Literature of Conspiracy: The Paradigm


Ramona Reeves and Lynn Odell in The Bacchae, directed by Brad Mays, Los Angeles, 1997. Photograph by Brad Mays

by Theodore Ziolkowski

A string of political assassinations in the 1960s – John F. Kennedy, Robert Kennedy, Martin Luther King, Jr. – generated coinage of the term “conspiracy theorist.” Since then, history has provided ample material for such believers, and the media buzzes daily with reports of conspiracy: that the AIDS virus was created in a government laboratory and spread deliberately in gay and black communities; that the Apollo moon landing was a hoax; that 9/11 was carried out by agencies within the U.S. government for their own insidious purposes; that the murder of Princess Diana was planned by Scotland Yard – it goes on and on, abetted by the secrecy of such agencies as Al-Qaeda, the CIA, the Church of Scientology and Opus Dei.

Is it then a kind of spiritual masochism that tempts so many of us, after days surrounded by conspiracy, to lie abed evenings reading the novels of Dan Brown and his fellow authors of conspiracy thrillers? Novels in which, almost invariably, the hero, aided by a brilliant and seductive female accomplice, uncovers and destroys a sinister international intrigue threatening their country or, indeed, the world.

Various explanations have been offered for the obsession with conspiracy. C. G. Jung theorized that our sense of individuality is enhanced by the possession of a secret which the individual is pledged to guard, and that the earliest evidences of social structure reveal the craving for secret organizations. If Jung’s theory accounts for the appeal of organizations promising special insights or powers – whether teams, clubs, gangs, or political parties, and whether clandestine or not – others have conjectured that “agency panic,” or anxiety about the loss of autonomy, accounts conversely for our fear of conspiracies that can control our actions.

The phenomenon is by no means a recent one. Eve and the serpent provide an early example: they share a secret excluding Adam. In Greek antiquity the mystery cults were often blamed for undermining democracy. The Knights Templar was accused of threatening royal hegemony in the Middle Ages. The Thirty Years War was often attributed to the machinations of the Rosicrucians. It was whispered that the Illuminati triggered the French Revolution as a means to realize their Enlightenment goals. Twentieth-century conspiracy theorists, from Hitler and Stalin to Henry Ford and beyond to the present day, read The Protocols of the Elders of Zion as the blueprint for a Jewish plot to control the world’s economy and its sociopolitical organizations.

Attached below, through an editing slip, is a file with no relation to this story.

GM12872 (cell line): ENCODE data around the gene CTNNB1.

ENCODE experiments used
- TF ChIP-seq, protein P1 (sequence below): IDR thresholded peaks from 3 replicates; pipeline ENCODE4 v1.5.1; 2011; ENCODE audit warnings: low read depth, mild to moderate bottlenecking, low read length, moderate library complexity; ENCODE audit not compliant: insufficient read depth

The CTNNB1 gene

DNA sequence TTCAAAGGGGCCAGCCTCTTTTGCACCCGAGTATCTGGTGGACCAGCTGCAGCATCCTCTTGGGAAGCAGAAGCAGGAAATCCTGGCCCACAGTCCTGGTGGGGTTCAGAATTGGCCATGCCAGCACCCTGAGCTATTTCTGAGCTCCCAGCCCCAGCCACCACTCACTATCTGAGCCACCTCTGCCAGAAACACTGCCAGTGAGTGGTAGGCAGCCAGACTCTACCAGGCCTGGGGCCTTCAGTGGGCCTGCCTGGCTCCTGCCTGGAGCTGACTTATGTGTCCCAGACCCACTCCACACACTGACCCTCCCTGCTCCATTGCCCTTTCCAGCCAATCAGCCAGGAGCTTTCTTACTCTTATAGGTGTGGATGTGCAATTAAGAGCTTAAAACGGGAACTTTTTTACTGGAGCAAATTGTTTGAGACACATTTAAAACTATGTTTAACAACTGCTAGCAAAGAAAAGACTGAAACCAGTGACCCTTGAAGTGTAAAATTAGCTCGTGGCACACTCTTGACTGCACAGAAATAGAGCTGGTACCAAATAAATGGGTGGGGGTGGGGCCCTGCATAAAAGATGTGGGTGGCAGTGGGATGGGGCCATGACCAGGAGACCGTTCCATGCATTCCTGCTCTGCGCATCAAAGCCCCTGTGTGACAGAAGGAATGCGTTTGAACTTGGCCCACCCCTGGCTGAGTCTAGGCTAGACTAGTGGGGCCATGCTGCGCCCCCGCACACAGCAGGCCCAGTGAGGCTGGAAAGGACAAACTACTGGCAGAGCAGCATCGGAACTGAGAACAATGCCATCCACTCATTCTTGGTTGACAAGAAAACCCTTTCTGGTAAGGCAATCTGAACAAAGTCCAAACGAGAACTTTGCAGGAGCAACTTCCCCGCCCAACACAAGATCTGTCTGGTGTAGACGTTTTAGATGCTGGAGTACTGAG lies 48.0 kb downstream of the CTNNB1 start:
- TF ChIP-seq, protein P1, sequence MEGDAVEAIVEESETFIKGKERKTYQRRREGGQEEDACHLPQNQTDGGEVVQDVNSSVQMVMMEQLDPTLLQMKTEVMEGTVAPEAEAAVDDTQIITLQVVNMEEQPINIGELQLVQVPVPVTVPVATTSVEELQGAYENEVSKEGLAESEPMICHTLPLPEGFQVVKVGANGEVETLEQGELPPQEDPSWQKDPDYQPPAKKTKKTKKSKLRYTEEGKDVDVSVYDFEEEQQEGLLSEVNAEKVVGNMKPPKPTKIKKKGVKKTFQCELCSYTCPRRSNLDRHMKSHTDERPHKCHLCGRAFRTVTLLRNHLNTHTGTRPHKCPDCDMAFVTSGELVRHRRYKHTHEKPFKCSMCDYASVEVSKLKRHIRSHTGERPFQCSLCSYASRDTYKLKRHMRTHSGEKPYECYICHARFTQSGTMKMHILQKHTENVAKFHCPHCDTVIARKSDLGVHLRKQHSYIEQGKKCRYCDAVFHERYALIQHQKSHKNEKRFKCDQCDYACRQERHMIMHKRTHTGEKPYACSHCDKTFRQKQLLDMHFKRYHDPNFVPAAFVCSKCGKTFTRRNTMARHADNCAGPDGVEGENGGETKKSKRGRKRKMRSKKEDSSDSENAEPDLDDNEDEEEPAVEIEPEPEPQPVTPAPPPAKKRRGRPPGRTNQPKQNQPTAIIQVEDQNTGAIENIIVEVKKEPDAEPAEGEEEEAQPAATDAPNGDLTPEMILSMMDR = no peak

Ruminations of this sort led me – an admitted devotee of conspiracy thrillers at bedtime – to write Lure of the Arcane: The Literature of Cult and Conspiracy. It struck me that many of the literary works from antiquity to the present with which I deal as a scholar of literature displayed a pattern similar to the one that I detected in many of my nighttime thrillers: what might be called a paradigm of conspiracy. It involves in every case a quest inspired by some arcane lore, whether good or evil, possessed by a secret group. We peruse these works not simply for the adrenalin kick of the adventures they contain, but also with the hope that we will gain insight into the secret of the conspiracy. But the point of all these works is not so much the secret itself as, rather, the adventure of the quest.

We detect early indications of this lure of the arcane in several works of classical antiquity in which cult has not yet developed into full-fledged conspiracy. In The Bacchae, Euripides’ last and greatest drama, Pentheus, the king of Thebes, returns from a journey abroad to find that his mother and her two sisters, along with his grandfather Cadmus and the blind seer Tiresias, have all succumbed to the lure of a foreign wizard: Bacchus. Pentheus, persuaded by Bacchus (in disguise) that the raving women can be captured peacefully, goes up the mountain to spy on the revelers and acquire the secrets that are not supposed to be disclosed to the uninitiated. But when he falls from his perch, the maenads attack him and tear him limb from limb. The Bacchae, exemplifying the late fifth-century debate regarding the role of foreign ecstasy cults during the breakdown of Athenian civilization, offers a casebook study of a rational mind giving way to the human desire to gain insight into secret knowledge.


“Lucius spies Milo’s wife transforming into a bird”. From Jean de Bosschère’s illustrated edition of The Golden Ass, 1947